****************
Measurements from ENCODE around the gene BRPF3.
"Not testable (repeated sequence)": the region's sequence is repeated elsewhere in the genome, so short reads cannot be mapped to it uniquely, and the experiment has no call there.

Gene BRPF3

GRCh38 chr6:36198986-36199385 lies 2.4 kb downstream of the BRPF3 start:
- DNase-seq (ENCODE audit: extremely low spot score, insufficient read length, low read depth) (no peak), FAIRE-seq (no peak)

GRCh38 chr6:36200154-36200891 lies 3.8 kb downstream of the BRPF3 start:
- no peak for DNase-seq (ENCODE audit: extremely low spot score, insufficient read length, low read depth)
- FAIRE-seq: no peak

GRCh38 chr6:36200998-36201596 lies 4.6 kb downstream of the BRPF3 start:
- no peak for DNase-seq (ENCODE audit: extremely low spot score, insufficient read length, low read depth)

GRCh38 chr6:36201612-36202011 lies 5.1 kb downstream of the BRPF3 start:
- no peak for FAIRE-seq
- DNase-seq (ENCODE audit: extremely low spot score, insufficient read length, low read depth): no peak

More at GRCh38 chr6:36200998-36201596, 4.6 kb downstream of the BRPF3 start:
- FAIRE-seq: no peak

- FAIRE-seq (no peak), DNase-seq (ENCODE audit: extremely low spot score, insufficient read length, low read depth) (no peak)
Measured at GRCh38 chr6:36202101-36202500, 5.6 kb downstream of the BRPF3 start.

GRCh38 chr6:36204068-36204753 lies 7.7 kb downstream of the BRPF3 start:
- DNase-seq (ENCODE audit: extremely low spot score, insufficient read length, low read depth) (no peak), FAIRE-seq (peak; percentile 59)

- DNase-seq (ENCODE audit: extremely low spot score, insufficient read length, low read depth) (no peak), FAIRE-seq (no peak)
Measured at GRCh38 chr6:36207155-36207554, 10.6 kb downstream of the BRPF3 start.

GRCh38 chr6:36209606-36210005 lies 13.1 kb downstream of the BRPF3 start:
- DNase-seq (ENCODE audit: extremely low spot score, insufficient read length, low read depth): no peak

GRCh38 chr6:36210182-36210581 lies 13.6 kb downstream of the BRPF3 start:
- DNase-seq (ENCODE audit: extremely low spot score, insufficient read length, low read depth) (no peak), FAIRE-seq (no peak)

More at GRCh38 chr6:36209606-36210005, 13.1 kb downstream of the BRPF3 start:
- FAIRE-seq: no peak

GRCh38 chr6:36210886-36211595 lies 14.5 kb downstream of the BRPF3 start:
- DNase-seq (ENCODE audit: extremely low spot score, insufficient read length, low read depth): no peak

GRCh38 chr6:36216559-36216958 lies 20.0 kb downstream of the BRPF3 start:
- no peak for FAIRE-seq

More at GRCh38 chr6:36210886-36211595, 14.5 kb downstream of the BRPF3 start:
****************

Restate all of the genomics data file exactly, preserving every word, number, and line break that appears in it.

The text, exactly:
Measurements from ENCODE around the gene BRPF3.
"Not testable (repeated sequence)": the region's sequence is repeated elsewhere in the genome, so short reads cannot be mapped to it uniquely, and the experiment has no call there.

Gene BRPF3

GRCh38 chr6:36198986-36199385 lies 2.4 kb downstream of the BRPF3 start:
- DNase-seq (ENCODE audit: extremely low spot score, insufficient read length, low read depth) (no peak), FAIRE-seq (no peak)

GRCh38 chr6:36200154-36200891 lies 3.8 kb downstream of the BRPF3 start:
- no peak for DNase-seq (ENCODE audit: extremely low spot score, insufficient read length, low read depth)
- FAIRE-seq: no peak

GRCh38 chr6:36200998-36201596 lies 4.6 kb downstream of the BRPF3 start:
- no peak for DNase-seq (ENCODE audit: extremely low spot score, insufficient read length, low read depth)

GRCh38 chr6:36201612-36202011 lies 5.1 kb downstream of the BRPF3 start:
- no peak for FAIRE-seq
- DNase-seq (ENCODE audit: extremely low spot score, insufficient read length, low read depth): no peak

More at GRCh38 chr6:36200998-36201596, 4.6 kb downstream of the BRPF3 start:
- FAIRE-seq: no peak

- FAIRE-seq (no peak), DNase-seq (ENCODE audit: extremely low spot score, insufficient read length, low read depth) (no peak)
Measured at GRCh38 chr6:36202101-36202500, 5.6 kb downstream of the BRPF3 start.

GRCh38 chr6:36204068-36204753 lies 7.7 kb downstream of the BRPF3 start:
- DNase-seq (ENCODE audit: extremely low spot score, insufficient read length, low read depth) (no peak), FAIRE-seq (peak; percentile 59)

- DNase-seq (ENCODE audit: extremely low spot score, insufficient read length, low read depth) (no peak), FAIRE-seq (no peak)
Measured at GRCh38 chr6:36207155-36207554, 10.6 kb downstream of the BRPF3 start.

GRCh38 chr6:36209606-36210005 lies 13.1 kb downstream of the BRPF3 start:
- DNase-seq (ENCODE audit: extremely low spot score, insufficient read length, low read depth): no peak

GRCh38 chr6:36210182-36210581 lies 13.6 kb downstream of the BRPF3 start:
- DNase-seq (ENCODE audit: extremely low spot score, insufficient read length, low read depth) (no peak), FAIRE-seq (no peak)

More at GRCh38 chr6:36209606-36210005, 13.1 kb downstream of the BRPF3 start:
- FAIRE-seq: no peak

GRCh38 chr6:36210886-36211595 lies 14.5 kb downstream of the BRPF3 start:
- DNase-seq (ENCODE audit: extremely low spot score, insufficient read length, low read depth): no peak

GRCh38 chr6:36216559-36216958 lies 20.0 kb downstream of the BRPF3 start:
- no peak for FAIRE-seq

More at GRCh38 chr6:36210886-36211595, 14.5 kb downstream of the BRPF3 start: